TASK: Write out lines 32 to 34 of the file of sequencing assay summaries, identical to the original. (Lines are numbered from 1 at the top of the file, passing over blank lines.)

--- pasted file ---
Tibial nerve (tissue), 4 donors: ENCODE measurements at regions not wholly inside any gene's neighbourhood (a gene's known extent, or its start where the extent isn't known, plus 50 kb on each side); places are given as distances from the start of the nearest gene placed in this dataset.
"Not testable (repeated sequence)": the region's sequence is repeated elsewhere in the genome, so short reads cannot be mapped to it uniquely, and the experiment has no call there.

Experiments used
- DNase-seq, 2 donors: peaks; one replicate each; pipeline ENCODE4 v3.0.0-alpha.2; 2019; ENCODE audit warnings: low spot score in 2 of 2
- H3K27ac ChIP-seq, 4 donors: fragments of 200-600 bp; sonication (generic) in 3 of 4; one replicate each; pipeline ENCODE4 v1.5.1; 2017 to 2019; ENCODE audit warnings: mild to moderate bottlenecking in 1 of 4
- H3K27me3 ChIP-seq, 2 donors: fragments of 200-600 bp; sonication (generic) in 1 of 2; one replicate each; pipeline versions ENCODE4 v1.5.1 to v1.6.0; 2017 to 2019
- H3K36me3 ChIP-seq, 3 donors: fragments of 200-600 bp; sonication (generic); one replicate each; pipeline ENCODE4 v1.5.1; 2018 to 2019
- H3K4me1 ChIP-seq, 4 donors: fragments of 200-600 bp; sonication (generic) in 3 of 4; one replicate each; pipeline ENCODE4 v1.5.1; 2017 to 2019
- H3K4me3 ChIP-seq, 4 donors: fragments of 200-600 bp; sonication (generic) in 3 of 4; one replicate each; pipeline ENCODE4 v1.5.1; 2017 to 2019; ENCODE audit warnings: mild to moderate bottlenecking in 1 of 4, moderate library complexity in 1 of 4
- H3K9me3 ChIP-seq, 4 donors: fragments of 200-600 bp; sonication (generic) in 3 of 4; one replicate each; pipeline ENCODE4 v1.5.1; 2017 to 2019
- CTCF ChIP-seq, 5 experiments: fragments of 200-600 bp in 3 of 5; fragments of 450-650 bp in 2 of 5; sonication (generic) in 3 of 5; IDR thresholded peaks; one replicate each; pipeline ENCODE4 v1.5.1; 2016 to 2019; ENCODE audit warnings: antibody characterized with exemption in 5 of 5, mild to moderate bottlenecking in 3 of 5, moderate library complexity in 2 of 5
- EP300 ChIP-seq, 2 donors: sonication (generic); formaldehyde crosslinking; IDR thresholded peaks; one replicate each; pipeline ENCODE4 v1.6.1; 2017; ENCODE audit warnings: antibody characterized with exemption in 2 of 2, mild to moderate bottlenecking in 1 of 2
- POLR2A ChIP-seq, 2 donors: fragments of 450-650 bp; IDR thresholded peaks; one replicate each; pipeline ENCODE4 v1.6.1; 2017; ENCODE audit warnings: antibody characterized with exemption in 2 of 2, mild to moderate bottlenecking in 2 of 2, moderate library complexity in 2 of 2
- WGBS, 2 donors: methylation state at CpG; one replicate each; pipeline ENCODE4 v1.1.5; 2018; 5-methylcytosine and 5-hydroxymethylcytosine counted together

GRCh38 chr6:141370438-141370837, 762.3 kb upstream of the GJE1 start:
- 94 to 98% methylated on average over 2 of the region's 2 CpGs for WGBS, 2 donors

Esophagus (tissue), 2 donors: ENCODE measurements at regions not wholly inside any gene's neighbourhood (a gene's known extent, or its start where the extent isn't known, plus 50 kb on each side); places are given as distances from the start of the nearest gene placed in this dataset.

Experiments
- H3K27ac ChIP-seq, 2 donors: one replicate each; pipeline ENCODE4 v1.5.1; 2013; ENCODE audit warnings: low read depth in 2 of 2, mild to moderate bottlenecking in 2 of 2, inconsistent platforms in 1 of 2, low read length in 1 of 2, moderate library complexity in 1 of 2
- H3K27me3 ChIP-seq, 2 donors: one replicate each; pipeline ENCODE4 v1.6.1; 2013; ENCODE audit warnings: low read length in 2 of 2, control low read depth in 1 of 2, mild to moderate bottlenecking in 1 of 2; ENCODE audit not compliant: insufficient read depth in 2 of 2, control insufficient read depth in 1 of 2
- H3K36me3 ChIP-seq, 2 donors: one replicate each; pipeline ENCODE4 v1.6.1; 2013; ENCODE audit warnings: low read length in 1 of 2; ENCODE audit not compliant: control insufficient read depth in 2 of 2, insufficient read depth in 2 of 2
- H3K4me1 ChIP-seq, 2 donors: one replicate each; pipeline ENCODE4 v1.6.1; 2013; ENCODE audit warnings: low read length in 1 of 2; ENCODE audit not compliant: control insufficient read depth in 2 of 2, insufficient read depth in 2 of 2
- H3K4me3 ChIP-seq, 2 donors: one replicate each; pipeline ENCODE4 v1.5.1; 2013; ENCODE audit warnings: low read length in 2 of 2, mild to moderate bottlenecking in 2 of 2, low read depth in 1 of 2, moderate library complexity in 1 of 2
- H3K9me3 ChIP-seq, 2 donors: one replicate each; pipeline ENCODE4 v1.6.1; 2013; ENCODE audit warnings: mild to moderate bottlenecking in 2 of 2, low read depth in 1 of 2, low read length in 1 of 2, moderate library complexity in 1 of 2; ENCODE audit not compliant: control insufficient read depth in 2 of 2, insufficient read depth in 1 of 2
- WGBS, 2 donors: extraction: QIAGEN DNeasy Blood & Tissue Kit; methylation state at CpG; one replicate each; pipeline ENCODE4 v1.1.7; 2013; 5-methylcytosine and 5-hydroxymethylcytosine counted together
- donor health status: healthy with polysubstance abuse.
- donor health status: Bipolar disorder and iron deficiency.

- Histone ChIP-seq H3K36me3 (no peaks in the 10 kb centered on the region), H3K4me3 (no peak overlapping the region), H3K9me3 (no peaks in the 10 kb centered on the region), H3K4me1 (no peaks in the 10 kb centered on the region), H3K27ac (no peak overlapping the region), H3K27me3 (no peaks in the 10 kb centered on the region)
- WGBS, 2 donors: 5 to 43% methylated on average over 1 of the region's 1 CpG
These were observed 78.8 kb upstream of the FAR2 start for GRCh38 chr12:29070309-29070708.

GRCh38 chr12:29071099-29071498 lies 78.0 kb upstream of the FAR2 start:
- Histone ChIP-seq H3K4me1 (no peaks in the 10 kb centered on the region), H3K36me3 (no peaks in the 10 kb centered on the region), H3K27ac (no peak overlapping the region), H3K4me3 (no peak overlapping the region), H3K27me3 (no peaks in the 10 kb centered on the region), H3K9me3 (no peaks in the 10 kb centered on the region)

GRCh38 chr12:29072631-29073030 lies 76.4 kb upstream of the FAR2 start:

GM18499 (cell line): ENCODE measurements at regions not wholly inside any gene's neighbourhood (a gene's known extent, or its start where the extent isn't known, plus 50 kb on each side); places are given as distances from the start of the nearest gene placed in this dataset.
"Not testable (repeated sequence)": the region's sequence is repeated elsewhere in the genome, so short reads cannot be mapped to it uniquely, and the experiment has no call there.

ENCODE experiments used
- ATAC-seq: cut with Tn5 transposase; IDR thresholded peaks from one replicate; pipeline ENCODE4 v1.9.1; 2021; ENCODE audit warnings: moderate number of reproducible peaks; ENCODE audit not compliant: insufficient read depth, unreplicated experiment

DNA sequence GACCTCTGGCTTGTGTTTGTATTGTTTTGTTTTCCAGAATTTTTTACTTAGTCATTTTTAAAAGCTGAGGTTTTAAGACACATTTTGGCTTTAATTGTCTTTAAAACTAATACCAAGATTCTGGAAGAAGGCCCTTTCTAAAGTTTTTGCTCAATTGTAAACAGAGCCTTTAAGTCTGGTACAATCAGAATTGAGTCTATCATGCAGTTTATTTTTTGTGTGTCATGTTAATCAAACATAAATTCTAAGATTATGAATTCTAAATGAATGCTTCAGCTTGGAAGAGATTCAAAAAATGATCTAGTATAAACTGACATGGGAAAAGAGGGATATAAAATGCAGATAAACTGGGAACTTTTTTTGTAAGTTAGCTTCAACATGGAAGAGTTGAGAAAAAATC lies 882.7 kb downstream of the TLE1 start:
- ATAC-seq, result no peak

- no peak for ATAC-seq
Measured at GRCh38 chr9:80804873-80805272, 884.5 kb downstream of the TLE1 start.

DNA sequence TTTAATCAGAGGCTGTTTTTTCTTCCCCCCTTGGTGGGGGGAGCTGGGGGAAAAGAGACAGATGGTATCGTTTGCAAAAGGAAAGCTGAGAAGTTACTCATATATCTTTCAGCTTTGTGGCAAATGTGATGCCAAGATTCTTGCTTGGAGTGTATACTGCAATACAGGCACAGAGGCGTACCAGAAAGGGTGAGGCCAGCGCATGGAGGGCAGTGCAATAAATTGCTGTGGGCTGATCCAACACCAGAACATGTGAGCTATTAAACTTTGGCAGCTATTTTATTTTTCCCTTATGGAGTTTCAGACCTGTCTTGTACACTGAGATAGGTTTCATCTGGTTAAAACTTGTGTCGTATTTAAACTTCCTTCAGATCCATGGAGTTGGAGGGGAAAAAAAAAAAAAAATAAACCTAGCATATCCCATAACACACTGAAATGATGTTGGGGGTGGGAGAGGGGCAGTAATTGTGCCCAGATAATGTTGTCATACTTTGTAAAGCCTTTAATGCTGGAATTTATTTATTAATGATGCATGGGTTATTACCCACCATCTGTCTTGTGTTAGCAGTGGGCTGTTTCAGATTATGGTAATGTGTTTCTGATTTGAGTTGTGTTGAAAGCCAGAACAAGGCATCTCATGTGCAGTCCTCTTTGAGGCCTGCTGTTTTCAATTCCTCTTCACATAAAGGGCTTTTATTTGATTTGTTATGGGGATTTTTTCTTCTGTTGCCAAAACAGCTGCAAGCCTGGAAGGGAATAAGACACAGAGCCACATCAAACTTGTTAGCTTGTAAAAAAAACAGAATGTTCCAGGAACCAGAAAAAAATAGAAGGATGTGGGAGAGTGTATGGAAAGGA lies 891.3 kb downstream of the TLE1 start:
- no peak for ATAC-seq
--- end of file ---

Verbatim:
- Histone ChIP-seq H3K4me1 (no peaks in the 10 kb centered on the region), H3K36me3 (no peaks in the 10 kb centered on the region), H3K27ac (no peak overlapping the region), H3K4me3 (no peak overlapping the region), H3K27me3 (no peaks in the 10 kb centered on the region), H3K9me3 (no peaks in the 10 kb centered on the region)

GRCh38 chr12:29072631-29073030 lies 76.4 kb upstream of the FAR2 start:

GM18499 (cell line): ENCODE measurements at regions not wholly inside any gene's neighbourhood (a gene's known extent, or its start where the extent isn't known, plus 50 kb on each side); places are given as distances from the start of the nearest gene placed in this dataset.